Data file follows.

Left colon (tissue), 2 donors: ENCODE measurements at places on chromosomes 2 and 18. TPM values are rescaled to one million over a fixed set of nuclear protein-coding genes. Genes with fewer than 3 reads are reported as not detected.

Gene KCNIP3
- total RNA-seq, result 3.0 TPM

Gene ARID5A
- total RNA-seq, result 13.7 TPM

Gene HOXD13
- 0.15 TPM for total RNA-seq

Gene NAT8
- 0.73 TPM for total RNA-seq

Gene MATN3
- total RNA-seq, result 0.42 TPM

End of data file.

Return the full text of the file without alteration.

Left colon (tissue), 2 donors: ENCODE measurements at places on chromosomes 2 and 18. TPM values are rescaled to one million over a fixed set of nuclear protein-coding genes. Genes with fewer than 3 reads are reported as not detected.

Gene KCNIP3
- total RNA-seq, result 3.0 TPM

Gene ARID5A
- total RNA-seq, result 13.7 TPM

Gene HOXD13
- 0.15 TPM for total RNA-seq

Gene NAT8
- 0.73 TPM for total RNA-seq

Gene MATN3
- total RNA-seq, result 0.42 TPM